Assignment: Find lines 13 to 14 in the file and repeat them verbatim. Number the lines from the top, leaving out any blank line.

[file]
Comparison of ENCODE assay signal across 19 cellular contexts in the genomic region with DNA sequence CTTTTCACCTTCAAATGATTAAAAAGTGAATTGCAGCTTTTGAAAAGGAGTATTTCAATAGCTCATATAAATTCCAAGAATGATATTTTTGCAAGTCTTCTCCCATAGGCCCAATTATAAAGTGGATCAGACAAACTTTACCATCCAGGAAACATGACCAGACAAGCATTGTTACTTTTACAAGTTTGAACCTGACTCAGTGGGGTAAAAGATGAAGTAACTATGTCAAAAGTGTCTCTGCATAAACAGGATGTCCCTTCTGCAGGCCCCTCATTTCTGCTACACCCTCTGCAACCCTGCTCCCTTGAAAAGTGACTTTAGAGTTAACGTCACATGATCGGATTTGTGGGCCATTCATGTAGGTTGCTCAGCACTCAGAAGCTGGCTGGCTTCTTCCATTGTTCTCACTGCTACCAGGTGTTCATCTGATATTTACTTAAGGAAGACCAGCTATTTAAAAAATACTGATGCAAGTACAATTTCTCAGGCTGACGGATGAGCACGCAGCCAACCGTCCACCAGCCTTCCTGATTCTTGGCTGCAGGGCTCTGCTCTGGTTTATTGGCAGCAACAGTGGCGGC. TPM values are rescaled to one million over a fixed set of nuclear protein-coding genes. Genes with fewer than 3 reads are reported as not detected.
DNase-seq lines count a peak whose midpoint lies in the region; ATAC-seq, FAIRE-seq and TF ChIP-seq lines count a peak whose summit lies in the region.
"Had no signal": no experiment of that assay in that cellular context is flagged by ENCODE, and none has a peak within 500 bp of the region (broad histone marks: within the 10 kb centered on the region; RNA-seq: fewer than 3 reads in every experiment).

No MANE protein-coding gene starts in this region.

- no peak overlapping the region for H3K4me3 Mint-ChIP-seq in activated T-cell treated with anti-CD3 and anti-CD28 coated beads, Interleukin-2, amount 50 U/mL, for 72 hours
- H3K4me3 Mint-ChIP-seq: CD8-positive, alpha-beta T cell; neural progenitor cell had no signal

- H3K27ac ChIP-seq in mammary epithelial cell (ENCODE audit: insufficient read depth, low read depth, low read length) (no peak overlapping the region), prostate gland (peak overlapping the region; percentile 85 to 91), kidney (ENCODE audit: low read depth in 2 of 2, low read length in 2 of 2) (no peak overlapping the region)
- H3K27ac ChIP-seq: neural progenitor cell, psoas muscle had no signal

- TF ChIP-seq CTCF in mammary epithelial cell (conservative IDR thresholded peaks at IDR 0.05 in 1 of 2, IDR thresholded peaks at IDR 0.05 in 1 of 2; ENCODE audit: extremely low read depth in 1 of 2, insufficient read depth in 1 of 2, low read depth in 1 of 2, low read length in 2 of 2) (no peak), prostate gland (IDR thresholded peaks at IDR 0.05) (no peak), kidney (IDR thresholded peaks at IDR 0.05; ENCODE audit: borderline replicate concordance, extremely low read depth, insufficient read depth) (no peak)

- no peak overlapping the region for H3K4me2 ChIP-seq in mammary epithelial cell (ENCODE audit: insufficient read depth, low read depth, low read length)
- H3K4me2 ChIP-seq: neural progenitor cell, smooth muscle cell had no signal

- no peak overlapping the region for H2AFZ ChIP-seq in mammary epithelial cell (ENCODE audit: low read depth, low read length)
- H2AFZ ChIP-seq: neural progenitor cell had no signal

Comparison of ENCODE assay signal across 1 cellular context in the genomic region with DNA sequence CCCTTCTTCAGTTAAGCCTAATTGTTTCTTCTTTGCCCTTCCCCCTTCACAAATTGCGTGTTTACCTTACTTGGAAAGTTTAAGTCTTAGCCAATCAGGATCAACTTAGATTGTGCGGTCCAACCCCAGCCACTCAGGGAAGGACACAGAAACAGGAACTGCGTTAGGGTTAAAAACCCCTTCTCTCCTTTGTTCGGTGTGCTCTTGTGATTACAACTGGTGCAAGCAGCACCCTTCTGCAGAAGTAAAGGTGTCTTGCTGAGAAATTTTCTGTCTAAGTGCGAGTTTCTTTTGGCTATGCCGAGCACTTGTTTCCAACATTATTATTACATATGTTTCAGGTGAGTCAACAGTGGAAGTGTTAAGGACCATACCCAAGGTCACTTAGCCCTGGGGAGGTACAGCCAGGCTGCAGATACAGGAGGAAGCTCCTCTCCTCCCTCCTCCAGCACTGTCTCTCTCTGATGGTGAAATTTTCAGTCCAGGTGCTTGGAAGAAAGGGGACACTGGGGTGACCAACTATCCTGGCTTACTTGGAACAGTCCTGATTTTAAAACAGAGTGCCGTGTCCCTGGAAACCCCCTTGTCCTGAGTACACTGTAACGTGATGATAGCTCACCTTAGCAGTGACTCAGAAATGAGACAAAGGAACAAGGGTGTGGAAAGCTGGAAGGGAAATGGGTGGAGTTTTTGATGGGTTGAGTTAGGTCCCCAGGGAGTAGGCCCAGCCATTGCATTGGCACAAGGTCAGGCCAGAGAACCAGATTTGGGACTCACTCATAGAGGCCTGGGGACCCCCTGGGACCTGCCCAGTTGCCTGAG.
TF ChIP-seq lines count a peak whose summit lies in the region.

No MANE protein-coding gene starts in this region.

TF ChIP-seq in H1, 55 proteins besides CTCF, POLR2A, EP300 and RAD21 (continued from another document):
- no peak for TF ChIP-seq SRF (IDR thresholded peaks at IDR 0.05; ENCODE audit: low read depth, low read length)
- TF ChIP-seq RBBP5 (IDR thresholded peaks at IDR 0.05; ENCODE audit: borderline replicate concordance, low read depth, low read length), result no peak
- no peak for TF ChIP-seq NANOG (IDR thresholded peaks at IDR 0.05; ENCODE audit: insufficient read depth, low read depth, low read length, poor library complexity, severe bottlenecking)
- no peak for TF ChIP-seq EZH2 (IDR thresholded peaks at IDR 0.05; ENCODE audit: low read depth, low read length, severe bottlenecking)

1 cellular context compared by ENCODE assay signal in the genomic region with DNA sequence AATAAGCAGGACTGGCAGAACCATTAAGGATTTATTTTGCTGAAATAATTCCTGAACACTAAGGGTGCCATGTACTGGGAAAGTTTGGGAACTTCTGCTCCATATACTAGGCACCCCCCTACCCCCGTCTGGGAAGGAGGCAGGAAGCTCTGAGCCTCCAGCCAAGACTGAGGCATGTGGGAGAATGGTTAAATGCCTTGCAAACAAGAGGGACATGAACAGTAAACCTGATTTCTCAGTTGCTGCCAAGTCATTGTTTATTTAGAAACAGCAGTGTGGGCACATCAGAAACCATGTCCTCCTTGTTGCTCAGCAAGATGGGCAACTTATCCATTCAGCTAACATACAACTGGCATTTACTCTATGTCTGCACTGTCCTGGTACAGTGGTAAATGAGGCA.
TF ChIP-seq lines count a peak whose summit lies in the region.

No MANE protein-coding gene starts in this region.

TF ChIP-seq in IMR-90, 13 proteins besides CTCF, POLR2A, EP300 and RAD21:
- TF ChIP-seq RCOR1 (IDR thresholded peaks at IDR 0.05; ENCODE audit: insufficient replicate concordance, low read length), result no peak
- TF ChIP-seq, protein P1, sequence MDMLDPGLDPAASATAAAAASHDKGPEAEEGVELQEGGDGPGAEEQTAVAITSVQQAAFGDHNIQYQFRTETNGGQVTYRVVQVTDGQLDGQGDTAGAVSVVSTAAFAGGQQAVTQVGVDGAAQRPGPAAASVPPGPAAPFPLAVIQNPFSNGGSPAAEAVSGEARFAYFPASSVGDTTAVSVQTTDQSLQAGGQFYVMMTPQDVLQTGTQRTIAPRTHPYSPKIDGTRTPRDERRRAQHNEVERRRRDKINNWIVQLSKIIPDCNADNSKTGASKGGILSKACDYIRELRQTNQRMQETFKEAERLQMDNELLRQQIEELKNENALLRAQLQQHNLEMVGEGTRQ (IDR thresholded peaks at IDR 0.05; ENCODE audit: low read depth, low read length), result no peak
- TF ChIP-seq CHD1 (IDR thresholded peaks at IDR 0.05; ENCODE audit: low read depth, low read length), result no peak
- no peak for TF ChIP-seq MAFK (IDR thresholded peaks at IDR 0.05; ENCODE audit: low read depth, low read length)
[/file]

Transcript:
- H2AFZ ChIP-seq: neural progenitor cell had no signal

Comparison of ENCODE assay signal across 1 cellular context in the genomic region with DNA sequence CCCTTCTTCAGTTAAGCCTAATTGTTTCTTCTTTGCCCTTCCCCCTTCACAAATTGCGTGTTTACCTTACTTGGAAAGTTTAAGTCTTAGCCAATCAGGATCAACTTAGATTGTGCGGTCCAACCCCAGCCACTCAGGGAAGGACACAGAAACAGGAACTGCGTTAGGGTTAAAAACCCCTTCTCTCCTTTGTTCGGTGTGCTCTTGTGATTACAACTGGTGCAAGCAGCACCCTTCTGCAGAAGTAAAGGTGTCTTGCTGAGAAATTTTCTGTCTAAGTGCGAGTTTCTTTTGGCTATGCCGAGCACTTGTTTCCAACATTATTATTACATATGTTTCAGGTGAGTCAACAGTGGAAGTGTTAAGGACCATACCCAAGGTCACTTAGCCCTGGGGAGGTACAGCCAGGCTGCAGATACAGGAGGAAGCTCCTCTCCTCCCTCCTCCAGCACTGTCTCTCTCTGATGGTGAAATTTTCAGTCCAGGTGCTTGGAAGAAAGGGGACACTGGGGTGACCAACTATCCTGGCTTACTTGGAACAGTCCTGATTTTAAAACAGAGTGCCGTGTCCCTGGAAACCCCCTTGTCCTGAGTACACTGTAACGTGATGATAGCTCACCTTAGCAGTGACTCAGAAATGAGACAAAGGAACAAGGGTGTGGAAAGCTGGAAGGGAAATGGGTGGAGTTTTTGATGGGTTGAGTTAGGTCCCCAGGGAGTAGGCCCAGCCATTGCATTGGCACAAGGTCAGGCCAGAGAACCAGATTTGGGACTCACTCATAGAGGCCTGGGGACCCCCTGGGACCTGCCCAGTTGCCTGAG.